Catholic Republicans seem to be strongly supporting Senator John McCain both for his personal heroism and for his perfect voting record against abortion, notwithstanding his support of embryonic stem-cell research. He is a strong figure who picks his targets wisely, e.g., earmarks, the means by which the congressional Republicans have disgraced themselves the last seven years.

It is a mark of ecumenical progress that many GOP Catholics either don't care or don't know that John McCain is Scots Irish (Ulster Scots) whose compatriots in the old country still celebrate July 12 as the anniversary of Protestant King William's victory over the Catholic James II in 1690 in the Battle of the Boyne, oh cursed Memory! These notorious "Orange marches" resulted in severe rioting in New York City in the 1800s. God bless America, James Madison, and the First Amendment for diffusing these sectarian conflicts.

During a photo session for the cover of Irish America Magazine, Senator McCain asked the editor, "Am I the first Scots-Irish person on your cover?" To which the editor replied, "Yes. But it's all the same DNA."

Of course, many of the lads also appreciate the Senator's generally liberal support for immigration, legal and illegal, however you might characterize it in terms of amnesty or a path to citizenship.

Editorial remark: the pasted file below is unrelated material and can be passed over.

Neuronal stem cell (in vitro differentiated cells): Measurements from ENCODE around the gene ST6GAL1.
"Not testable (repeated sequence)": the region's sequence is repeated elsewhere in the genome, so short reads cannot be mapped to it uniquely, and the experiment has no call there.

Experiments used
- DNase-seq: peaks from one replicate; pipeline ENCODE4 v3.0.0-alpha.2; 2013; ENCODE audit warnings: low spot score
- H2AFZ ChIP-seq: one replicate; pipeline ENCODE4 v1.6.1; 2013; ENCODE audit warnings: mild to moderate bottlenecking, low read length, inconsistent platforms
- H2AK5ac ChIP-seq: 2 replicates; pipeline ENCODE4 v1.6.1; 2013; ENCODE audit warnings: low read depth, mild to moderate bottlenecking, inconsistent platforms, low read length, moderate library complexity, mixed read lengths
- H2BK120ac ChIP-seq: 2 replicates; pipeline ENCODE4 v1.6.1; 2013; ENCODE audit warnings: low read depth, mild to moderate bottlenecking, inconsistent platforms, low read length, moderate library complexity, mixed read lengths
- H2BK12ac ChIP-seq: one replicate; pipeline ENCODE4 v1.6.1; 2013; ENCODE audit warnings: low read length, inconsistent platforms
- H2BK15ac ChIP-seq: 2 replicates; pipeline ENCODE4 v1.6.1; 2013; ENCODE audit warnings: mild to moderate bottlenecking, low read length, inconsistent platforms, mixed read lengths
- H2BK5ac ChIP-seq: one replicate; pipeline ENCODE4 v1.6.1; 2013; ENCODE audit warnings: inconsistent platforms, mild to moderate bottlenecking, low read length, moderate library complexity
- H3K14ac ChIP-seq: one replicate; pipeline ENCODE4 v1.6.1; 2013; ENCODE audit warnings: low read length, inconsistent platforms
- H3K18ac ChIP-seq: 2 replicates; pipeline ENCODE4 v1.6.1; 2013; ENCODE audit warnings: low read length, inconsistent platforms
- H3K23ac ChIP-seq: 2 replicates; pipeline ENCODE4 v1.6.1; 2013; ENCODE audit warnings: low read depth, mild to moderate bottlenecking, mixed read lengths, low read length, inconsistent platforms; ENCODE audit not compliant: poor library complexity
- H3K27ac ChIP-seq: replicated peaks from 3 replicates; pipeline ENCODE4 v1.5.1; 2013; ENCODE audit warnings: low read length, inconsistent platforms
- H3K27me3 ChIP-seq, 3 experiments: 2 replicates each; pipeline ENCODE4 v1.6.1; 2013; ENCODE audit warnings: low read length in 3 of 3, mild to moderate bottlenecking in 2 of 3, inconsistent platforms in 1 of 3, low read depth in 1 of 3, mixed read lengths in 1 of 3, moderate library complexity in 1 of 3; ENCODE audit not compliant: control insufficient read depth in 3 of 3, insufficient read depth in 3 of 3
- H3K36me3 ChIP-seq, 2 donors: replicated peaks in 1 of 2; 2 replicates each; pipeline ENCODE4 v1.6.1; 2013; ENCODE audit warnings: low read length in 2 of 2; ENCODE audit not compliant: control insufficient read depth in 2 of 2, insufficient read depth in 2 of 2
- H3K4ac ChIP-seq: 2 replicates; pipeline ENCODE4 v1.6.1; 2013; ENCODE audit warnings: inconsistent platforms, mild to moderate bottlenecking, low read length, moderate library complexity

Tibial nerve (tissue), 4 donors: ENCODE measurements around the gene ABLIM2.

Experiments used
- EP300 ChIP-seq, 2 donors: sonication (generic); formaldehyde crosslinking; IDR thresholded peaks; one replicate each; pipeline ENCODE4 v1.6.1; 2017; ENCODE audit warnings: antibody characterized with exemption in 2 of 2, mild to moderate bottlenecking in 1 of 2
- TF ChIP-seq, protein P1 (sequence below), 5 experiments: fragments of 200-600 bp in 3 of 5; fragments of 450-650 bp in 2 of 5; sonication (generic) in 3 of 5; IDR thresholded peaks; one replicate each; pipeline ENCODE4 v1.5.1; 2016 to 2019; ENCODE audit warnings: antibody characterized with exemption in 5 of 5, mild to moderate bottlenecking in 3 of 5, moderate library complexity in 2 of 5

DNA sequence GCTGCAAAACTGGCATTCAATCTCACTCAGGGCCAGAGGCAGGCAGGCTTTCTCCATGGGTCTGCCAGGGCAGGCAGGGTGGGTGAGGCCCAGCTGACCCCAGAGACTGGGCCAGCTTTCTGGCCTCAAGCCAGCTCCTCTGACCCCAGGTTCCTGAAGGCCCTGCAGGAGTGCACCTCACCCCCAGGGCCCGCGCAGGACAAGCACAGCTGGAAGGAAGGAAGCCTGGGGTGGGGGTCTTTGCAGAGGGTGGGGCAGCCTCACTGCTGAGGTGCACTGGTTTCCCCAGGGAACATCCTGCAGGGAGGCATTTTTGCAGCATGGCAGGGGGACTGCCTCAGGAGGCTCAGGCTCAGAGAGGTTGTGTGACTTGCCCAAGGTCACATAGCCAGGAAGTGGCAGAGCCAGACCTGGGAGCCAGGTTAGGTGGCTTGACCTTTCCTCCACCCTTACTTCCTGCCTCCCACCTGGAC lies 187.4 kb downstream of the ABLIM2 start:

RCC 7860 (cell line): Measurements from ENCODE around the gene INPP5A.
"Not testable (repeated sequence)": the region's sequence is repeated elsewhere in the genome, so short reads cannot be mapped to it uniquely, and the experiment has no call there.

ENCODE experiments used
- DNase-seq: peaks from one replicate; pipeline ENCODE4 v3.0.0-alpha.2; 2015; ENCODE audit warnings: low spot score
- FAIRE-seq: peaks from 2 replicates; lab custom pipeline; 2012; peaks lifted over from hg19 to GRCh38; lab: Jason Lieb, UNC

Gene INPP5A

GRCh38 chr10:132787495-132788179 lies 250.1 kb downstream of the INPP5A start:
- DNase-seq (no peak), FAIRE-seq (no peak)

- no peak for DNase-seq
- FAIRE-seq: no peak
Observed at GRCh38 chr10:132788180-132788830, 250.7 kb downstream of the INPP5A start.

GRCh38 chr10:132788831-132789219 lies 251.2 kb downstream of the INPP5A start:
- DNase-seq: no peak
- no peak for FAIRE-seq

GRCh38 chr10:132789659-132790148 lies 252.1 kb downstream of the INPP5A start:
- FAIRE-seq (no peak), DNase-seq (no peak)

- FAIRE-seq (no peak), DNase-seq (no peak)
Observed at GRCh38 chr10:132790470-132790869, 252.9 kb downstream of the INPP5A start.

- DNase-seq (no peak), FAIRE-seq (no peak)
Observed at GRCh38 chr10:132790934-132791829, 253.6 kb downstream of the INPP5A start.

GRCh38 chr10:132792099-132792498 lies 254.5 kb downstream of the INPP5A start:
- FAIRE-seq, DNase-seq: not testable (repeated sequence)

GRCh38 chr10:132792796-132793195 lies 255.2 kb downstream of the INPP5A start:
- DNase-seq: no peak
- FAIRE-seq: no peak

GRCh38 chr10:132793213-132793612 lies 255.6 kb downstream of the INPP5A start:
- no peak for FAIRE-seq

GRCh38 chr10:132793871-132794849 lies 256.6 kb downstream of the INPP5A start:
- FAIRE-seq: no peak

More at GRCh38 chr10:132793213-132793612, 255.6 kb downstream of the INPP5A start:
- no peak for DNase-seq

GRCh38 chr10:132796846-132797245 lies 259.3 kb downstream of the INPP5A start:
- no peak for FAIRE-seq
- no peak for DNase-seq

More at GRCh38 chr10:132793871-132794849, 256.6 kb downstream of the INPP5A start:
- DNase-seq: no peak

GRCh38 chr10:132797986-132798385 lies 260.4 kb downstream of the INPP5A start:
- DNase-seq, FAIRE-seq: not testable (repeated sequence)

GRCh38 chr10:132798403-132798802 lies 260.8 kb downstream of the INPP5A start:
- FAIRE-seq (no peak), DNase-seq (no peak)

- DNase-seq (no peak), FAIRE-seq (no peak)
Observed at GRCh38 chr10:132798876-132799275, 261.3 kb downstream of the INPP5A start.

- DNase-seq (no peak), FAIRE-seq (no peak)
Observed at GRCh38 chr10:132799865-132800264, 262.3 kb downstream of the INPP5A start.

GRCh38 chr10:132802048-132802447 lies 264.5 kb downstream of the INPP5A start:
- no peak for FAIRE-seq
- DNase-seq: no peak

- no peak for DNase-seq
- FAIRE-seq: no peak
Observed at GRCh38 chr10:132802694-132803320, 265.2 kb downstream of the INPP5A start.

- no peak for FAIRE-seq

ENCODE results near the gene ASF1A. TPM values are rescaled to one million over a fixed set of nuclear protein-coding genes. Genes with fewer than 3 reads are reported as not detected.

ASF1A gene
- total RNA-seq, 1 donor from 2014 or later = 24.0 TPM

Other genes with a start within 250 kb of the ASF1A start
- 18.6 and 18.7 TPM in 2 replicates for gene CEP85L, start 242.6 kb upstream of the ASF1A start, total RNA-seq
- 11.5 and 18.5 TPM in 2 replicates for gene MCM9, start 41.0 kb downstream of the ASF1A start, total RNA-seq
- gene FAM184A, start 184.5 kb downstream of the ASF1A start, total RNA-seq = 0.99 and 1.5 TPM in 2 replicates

I happen to agree with McCain on torture, God bless him. I make a point of telling my kids, usually during an episode of 24, that "when I was a boy, it was the Gestapo or KGB who did the torturing in TV shows and movies, not the Americans."

Regrettably, McCain's dismissive attitude toward the Marriage Amendment, his trashing of the First Amendment with his futile campaign funding reforms, opposition to supply-side tax cuts, and ambivalence about open borders leave much to be desired.

I also worry that he is more warrior than statesman. His parody of the Beach Boys' song in which he sang, "Bomb, bomb, bomb... bomb, bomb Iran," is hardly a performance one might expect of, say, Dwight Eisenhower, Winston Churchill, or George Marshall.

His call for a Hundred Years War in Iraq, if necessary, and his repeated prediction of "more wars" in our future are worrisome.